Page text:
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Thomas Jefferson’s New Digs

MonticelloYesterday my wife and I spent a couple of hours at Monticello’s new visitor center, which opened only a few weeks ago. Those of you who have visited Monticello in the past know that the old facility was too far removed from the actual home and the structure itself was in serious need of repair. The new complex sits right below Jefferson’s home and is accessible either by bus or a short walk.  The structure itself is spread out and the various attractions are easily accessible from a very pretty and spacious courtyard.  This makes for easy access to the movie theater, bookstore, restaurant, and exhibits.  The layout is apparently designed to control the flood of visitors that travel to Monticello each year and it does so effectively judging by the size of the crowd.

After purchasing our tickets [$20 for adults - up from $15] we headed on over to the movie theater.  The film “Thomas Jefferson’s World” has a running time of roughly 20 minutes and attempts to give the viewer the big picture of Jefferson’s life and his love for Monticello.  The producers took full advantage of the beauty of Monticello and the surrounding landscapes, but the overall thrust of the film is on the theme of freedom as understood in the Declaration of Independence and on his Bill for Establishing Freedom in the State of Virginia.  The movie gives a nod to slave life and a passing reference to Sally Hemmings, but the bigger problem is the absence of Jefferson, the man.  The final few moments are devoted to the legacy of Jefferson’s vision of freedom, which includes images of the fall of the Berlin Wall, Nelson Mandela, and, most recently, the inauguration of Barack Obama.  I don’t necessarily have a problem with this, but one wonders whether the time could have been better spent exploring Jefferson’s life as opposed to a legacy that he, arguably, could not have interpreted or even approved.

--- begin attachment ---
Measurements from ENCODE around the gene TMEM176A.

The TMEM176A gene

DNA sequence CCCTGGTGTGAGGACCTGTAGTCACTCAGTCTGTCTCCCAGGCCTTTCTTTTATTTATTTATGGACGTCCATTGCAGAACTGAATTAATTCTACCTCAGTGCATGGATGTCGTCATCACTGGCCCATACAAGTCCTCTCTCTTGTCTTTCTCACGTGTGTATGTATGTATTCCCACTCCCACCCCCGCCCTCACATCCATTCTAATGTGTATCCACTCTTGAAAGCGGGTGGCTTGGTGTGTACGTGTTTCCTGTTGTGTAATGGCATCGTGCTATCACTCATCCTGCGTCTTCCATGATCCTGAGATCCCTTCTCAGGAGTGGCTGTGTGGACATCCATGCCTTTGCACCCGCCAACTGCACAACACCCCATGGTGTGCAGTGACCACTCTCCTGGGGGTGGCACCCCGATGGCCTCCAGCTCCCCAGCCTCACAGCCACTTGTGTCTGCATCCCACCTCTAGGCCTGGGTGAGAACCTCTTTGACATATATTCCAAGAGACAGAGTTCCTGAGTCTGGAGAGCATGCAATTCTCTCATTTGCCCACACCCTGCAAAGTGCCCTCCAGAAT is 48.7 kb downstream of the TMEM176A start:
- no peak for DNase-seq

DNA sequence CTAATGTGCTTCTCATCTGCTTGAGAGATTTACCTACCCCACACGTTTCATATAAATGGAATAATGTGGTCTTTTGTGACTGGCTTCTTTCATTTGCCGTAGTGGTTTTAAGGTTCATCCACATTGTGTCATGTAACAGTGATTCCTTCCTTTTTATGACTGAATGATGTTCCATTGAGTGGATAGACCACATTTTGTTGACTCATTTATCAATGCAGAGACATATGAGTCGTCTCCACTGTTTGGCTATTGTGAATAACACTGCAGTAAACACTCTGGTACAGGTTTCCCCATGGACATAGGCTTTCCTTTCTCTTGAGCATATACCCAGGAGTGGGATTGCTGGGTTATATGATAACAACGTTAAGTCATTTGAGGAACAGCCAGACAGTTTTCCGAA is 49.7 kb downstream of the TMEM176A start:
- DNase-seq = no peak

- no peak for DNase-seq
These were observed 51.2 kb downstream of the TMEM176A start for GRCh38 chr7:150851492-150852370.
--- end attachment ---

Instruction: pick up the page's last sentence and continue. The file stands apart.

MonticelloFrom there we headed over to the new exhibit rooms.  I’ve been looking forward to this for some time since I had a hand in the early development of the interactive exhibit, “Thomas Jefferson and the Boisterous Sea of Liberty.”  I had wonderful time sketching out ideas for an exhibit that would allow visitors to explore the complexity and implications of Jefferson’s ideas.  Such an exhibit is absolutely essential given our tendency to overlook the fact that the Founding Fathers were products of the Enlightenment who believed that the power of reason can be harnessed to improve society and government.  I worked with the staff at Monticello for close to a year and watched as our ideas took shape.  We consulted with historians and examined designs by a number of teams who worked to give us a visual image of the actual exhibit. If I could do it all over again I would major in public history and try to carve out a career in a museum or historic site of some kind.  Questions of how to present history to the general public fascinate me.